• Clear and explicit principles and guidelines for student behavior – developed by school staff and widely understood by teachers, students, administrators and parents/community.
    • Firm, fair and consistent enforcement of discipline.
    • School wide focus on positive reinforcement of good behavior.
    • Low student absenteeism and suspension and expulsion rates. 

    H.    Facilities and Technology

    • Clean, safe and attractive facilities and grounds.
    • Effective utilization of facilities and technology for increasing student and staff productivity.
    • Effective utilization of facilities and technology to enhance and expand access to learning (students) and professional/staff development (staff).
    • School wide focus on development of computer literacy for students and staff.

    10.    Waiver Requests

    The School Board will annually consider requests submitted by principals, through the Superintendent of Schools, for waivers of School Board policy and may recommend to the State Superintendent of Schools the waiver of State Board of Education rules or Georgia Statutes required to implement school and/or district-wide improvements.

    1. A principal wishing to waive a School Board Policy, State Board Rule, designated Georgia Statute, or provision(s) in federal law must submit a written request to the Superintendent of Schools for review.
    2. Principal waiver requests must be directly related to the School Improvement Plan (SIP).  They must clearly address laws/policies that create barriers to successful implementation of the SIP’s objectives.  The request must include: (a) citation of the specific Board policy, rule and/or statute; (b) how the statutory purpose/intent will be met; (c) how granting the waiver will assist the school in improving specific student performance outcomes; and (d) how progress in improving student achievement will be evaluated.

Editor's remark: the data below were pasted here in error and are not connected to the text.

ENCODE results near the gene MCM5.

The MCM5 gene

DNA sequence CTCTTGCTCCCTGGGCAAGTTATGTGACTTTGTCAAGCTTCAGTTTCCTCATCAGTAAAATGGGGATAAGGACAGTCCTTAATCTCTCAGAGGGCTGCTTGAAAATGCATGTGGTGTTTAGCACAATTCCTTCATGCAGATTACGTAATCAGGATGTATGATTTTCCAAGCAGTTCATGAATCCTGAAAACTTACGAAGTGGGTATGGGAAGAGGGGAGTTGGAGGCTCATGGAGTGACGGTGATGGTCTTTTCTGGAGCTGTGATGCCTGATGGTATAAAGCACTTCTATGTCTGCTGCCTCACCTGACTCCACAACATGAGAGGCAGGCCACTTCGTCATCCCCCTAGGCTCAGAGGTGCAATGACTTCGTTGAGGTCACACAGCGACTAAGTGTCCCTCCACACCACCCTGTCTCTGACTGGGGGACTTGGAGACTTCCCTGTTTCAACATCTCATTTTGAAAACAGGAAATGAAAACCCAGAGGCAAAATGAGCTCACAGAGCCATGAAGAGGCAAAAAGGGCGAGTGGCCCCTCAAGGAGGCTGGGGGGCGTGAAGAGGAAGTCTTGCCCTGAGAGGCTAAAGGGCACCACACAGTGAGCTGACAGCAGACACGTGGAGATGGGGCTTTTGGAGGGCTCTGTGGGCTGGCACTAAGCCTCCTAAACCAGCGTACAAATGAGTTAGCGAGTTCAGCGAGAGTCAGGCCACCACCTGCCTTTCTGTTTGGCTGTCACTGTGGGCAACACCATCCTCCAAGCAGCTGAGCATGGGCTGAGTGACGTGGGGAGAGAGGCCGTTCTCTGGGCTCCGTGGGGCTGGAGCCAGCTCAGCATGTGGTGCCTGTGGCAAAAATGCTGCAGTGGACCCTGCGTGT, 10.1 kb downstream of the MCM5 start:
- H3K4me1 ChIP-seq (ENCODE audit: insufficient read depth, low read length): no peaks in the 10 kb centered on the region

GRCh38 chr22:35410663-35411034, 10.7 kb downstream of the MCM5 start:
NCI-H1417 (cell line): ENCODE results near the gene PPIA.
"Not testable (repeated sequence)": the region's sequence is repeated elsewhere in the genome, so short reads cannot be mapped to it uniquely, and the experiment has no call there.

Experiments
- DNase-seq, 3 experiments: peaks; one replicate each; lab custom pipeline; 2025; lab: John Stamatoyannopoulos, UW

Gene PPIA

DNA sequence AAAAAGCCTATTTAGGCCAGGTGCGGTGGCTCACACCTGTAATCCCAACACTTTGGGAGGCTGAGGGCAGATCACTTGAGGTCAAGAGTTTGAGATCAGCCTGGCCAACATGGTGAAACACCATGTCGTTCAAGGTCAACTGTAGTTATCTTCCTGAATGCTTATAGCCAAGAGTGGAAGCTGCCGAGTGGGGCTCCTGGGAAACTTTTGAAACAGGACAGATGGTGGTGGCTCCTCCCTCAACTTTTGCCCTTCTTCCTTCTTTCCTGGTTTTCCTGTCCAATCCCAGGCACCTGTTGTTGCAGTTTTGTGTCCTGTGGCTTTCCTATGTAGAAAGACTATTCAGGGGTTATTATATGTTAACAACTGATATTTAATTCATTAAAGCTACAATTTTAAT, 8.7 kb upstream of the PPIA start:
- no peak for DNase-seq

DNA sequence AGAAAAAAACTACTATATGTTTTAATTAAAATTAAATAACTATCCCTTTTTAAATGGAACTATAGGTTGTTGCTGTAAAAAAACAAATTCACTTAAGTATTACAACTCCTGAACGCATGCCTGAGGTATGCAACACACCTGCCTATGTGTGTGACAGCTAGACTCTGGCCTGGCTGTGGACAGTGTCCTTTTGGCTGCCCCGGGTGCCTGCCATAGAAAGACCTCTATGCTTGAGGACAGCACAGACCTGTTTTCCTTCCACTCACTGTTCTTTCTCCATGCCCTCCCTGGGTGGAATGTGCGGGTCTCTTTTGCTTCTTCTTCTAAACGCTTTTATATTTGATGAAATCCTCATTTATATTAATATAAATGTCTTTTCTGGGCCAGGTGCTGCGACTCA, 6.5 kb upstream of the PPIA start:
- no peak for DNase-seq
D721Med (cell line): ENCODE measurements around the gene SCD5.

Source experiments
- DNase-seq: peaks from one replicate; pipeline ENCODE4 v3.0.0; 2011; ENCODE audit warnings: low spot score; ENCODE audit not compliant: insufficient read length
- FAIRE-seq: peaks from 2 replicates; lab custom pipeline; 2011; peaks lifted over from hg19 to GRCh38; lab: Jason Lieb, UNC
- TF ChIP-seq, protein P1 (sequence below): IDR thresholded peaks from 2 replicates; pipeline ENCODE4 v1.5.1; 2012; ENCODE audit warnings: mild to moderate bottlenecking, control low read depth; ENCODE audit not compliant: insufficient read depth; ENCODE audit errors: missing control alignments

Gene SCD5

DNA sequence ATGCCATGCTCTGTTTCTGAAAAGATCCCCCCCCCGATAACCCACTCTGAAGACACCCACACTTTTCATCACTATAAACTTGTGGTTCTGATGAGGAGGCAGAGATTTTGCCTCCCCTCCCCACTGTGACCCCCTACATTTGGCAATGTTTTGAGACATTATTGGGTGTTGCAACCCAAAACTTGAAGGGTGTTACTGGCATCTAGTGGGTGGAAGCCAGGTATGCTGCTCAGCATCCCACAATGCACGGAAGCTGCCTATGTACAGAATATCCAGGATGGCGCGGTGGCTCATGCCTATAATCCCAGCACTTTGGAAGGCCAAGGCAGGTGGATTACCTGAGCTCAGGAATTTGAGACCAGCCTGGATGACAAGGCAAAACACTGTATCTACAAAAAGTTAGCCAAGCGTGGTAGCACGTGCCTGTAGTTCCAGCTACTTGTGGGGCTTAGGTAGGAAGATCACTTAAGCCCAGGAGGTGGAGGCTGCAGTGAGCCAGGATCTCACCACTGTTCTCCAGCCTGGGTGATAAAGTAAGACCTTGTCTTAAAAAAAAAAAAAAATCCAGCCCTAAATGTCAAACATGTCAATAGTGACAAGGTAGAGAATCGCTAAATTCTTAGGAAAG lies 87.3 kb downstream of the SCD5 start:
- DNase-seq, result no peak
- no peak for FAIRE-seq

3. To be recommended by the Superintendent of Schools to the School Board, each waiver request must be (a) approved by a vote of at least two-thirds of all faculty members; (b) reviewed and endorsed by the community at an advertised open meeting; and (c) budget neutral (i.e., able to be funded through normal school budgeting and expenditures).
    4. Only designated statutes authorized by the Georgia Assembly may be waived.  A list of these statutes shall be provided to each school.
    5. Waivers will be approved for a one-year period, but may reflect a multiyear project.
    6. A request for continuation of a previously-approved waiver must include an evaluation (including relevant data), which substantiates that the waiver is resulting in improvement of the projected student performance outcomes.
    7. A Waiver Assistance Panel (comprised of central office and other appropriate staff) will review each waiver request.  Recommendations from the panel will be forwarded to the Superintendent of Schools.
    8. The Superintendent of Schools shall review each waiver request and submit it with a recommendation to the School Board.  The Superintendent will not support waivers which do not reflect approval of two-thirds of all faculty members and endorsement by the community at an advertised open meeting and/or those which are not budget neutral.
    9. The School Board will consider all waiver requests submitted by the Superintendent.  The Superintendent may recommend that the School Board request a State waiver if it is required to implement school and/or district-wide improvements.